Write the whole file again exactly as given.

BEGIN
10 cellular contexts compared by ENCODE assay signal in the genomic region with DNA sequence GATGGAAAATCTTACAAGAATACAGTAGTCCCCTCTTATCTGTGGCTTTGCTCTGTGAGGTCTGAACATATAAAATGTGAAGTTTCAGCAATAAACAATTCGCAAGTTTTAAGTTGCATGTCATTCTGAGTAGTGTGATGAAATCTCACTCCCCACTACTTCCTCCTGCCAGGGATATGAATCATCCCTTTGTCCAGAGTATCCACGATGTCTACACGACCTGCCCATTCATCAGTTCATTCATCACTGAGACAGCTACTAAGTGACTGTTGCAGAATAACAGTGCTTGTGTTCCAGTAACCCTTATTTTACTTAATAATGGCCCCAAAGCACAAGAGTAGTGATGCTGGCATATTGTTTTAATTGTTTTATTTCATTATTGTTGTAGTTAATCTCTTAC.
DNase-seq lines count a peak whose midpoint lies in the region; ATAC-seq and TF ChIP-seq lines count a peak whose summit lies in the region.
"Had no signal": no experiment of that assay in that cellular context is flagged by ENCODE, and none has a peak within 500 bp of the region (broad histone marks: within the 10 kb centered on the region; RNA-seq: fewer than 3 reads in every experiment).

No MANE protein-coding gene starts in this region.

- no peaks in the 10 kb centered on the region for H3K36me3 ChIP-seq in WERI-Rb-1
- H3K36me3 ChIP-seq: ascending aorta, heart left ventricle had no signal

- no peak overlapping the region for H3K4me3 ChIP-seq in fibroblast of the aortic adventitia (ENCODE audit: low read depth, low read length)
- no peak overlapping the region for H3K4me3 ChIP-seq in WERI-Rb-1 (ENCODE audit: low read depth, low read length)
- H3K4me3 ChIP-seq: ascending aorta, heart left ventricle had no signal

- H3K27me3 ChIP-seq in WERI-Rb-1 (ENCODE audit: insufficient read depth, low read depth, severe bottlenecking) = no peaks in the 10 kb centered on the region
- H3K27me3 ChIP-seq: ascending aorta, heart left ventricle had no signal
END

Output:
10 cellular contexts compared by ENCODE assay signal in the genomic region with DNA sequence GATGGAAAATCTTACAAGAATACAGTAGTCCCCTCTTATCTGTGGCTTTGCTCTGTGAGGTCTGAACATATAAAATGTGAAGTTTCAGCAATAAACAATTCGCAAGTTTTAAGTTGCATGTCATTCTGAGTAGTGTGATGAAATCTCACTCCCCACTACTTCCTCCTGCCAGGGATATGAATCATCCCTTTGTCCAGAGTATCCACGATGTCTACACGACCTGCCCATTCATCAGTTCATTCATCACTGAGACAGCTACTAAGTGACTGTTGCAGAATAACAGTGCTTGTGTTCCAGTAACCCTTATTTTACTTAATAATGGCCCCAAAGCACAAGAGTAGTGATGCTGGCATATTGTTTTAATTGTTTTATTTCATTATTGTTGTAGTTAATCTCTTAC.
DNase-seq lines count a peak whose midpoint lies in the region; ATAC-seq and TF ChIP-seq lines count a peak whose summit lies in the region.
"Had no signal": no experiment of that assay in that cellular context is flagged by ENCODE, and none has a peak within 500 bp of the region (broad histone marks: within the 10 kb centered on the region; RNA-seq: fewer than 3 reads in every experiment).

No MANE protein-coding gene starts in this region.

- no peaks in the 10 kb centered on the region for H3K36me3 ChIP-seq in WERI-Rb-1
- H3K36me3 ChIP-seq: ascending aorta, heart left ventricle had no signal

- no peak overlapping the region for H3K4me3 ChIP-seq in fibroblast of the aortic adventitia (ENCODE audit: low read depth, low read length)
- no peak overlapping the region for H3K4me3 ChIP-seq in WERI-Rb-1 (ENCODE audit: low read depth, low read length)
- H3K4me3 ChIP-seq: ascending aorta, heart left ventricle had no signal

- H3K27me3 ChIP-seq in WERI-Rb-1 (ENCODE audit: insufficient read depth, low read depth, severe bottlenecking) = no peaks in the 10 kb centered on the region
- H3K27me3 ChIP-seq: ascending aorta, heart left ventricle had no signal